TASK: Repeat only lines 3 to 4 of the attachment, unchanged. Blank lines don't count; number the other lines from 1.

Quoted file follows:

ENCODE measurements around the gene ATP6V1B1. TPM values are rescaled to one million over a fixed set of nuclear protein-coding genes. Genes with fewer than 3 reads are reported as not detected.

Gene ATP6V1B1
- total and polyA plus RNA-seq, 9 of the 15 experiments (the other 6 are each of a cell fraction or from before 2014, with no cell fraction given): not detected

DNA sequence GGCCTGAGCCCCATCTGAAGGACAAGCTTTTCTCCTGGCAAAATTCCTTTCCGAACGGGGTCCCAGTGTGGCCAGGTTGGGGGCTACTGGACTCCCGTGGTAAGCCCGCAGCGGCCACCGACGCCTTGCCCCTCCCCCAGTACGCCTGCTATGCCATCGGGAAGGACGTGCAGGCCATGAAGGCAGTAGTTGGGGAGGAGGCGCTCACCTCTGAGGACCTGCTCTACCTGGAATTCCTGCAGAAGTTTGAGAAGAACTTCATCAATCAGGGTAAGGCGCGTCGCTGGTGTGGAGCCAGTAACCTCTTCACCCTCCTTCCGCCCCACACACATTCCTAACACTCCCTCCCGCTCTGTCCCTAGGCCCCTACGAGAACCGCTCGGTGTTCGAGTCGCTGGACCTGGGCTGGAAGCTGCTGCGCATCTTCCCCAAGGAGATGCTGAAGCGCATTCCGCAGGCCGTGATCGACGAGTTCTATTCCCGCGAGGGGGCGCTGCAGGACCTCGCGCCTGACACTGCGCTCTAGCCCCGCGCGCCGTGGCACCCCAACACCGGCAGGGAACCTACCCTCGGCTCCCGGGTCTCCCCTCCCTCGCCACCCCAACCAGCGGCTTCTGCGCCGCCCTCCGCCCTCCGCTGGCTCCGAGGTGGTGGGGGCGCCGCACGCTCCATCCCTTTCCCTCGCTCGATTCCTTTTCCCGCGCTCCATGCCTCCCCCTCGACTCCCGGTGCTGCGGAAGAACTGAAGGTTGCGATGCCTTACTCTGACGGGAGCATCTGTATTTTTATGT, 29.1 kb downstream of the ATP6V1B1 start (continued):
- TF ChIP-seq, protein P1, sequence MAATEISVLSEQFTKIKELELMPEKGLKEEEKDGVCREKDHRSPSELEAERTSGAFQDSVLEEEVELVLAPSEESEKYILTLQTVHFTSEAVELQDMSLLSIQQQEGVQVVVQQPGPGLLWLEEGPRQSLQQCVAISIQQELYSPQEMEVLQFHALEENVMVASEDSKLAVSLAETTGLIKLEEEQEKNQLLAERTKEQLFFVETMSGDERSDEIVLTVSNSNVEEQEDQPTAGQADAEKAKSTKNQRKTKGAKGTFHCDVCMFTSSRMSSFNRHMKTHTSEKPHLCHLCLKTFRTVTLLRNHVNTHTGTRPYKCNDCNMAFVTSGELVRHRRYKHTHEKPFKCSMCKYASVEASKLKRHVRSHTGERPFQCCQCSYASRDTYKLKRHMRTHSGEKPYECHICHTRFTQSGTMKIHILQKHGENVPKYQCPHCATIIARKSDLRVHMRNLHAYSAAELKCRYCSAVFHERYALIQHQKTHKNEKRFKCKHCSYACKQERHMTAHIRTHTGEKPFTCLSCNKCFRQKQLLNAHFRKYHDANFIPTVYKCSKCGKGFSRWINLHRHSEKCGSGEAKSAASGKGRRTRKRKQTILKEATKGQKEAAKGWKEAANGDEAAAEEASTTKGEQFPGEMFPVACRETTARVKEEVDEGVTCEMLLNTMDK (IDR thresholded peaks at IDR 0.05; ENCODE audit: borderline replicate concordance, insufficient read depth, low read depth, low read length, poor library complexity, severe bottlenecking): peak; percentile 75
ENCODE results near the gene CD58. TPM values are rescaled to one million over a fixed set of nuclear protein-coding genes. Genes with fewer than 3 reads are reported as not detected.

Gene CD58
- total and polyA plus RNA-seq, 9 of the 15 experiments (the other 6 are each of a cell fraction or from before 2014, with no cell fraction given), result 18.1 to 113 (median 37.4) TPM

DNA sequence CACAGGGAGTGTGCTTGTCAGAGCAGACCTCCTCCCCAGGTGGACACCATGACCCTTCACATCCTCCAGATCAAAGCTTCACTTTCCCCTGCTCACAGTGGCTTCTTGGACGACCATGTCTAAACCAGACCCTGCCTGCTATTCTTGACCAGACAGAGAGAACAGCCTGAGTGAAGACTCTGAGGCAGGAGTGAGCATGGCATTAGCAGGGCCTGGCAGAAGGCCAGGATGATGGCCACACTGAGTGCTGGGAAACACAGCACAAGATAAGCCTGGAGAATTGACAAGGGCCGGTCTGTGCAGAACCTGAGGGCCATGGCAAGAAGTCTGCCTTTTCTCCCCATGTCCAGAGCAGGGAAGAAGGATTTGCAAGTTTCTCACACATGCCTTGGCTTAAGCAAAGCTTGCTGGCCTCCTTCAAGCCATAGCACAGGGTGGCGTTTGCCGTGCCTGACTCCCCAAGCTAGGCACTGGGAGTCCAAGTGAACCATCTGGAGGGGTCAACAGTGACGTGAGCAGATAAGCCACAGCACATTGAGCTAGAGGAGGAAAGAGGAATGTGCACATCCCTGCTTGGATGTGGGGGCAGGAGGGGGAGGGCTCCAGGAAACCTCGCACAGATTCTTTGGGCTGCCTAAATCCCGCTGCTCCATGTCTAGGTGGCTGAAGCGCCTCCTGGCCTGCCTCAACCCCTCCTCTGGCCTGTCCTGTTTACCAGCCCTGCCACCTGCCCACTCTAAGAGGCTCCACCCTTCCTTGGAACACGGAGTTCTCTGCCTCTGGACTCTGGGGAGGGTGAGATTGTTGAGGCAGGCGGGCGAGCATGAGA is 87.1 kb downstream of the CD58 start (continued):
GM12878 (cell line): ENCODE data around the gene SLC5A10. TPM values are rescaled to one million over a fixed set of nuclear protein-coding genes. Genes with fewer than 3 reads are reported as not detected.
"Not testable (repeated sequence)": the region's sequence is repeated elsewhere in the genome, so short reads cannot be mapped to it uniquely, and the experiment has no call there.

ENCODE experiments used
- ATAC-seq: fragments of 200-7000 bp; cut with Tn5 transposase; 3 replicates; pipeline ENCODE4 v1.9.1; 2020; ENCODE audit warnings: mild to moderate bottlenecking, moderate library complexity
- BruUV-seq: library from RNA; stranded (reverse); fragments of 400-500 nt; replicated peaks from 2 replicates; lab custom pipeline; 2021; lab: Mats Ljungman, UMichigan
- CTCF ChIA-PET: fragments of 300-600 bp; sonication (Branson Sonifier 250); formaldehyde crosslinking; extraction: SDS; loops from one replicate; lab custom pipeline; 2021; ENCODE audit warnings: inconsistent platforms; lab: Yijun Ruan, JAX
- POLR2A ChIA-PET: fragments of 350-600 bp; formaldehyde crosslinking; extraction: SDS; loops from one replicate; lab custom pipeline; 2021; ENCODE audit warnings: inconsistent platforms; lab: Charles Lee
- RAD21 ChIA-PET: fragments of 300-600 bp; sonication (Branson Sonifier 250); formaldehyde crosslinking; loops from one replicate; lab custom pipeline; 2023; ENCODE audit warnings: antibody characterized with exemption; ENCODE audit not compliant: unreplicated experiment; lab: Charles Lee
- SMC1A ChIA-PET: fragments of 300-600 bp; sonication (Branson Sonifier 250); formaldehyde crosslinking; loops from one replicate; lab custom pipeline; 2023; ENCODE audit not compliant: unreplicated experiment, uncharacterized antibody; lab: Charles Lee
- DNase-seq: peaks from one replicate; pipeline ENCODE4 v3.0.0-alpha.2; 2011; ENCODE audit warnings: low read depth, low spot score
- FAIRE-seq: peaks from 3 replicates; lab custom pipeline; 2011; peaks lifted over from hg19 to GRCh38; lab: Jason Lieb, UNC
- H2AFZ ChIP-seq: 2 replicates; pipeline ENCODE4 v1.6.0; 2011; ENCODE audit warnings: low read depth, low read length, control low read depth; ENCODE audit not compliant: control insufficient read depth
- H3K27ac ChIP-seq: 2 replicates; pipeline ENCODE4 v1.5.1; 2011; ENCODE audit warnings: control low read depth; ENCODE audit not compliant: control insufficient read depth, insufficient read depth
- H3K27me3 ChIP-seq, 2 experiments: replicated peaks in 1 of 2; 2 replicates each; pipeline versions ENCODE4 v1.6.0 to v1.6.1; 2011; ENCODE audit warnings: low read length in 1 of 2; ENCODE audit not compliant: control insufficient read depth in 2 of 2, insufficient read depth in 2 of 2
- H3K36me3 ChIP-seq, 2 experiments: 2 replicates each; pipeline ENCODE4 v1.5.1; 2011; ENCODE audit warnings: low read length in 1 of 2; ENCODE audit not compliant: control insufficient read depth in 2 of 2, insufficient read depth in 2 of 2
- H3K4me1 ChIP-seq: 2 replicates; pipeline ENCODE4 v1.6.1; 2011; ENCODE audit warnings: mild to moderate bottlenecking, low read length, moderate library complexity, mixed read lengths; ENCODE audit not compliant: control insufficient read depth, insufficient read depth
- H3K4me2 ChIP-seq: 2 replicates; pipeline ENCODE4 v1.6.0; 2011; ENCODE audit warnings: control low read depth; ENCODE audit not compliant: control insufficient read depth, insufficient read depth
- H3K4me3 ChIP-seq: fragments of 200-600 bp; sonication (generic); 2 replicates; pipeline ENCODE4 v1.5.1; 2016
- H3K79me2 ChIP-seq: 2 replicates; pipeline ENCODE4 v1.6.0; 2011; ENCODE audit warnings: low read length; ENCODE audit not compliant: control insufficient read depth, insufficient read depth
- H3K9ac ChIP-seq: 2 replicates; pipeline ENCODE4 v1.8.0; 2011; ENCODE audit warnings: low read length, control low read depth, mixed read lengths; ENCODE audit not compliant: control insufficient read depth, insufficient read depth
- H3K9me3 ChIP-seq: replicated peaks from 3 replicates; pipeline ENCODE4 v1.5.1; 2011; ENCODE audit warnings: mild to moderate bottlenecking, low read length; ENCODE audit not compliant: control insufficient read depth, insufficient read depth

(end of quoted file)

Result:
- total and polyA plus RNA-seq, 9 of the 15 experiments (the other 6 are each of a cell fraction or from before 2014, with no cell fraction given): not detected

DNA sequence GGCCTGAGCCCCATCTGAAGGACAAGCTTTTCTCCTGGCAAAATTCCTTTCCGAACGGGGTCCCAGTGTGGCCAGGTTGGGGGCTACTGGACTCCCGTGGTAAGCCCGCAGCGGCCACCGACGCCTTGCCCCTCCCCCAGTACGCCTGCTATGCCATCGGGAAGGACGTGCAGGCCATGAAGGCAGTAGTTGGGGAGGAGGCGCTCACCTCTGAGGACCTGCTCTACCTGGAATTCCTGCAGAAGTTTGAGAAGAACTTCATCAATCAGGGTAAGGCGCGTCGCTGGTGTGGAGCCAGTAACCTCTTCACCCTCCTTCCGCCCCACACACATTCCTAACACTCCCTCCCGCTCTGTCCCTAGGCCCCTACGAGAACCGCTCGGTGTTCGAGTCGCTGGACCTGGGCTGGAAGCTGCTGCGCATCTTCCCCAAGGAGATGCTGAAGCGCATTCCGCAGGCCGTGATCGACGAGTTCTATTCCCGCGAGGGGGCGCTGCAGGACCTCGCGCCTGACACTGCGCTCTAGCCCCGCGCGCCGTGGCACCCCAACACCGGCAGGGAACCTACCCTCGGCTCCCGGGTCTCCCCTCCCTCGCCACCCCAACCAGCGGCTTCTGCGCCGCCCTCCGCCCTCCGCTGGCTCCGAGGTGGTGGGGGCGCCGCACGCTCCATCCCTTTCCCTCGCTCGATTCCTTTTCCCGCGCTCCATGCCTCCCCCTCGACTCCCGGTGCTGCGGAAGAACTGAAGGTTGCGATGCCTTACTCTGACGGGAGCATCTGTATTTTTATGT, 29.1 kb downstream of the ATP6V1B1 start (continued):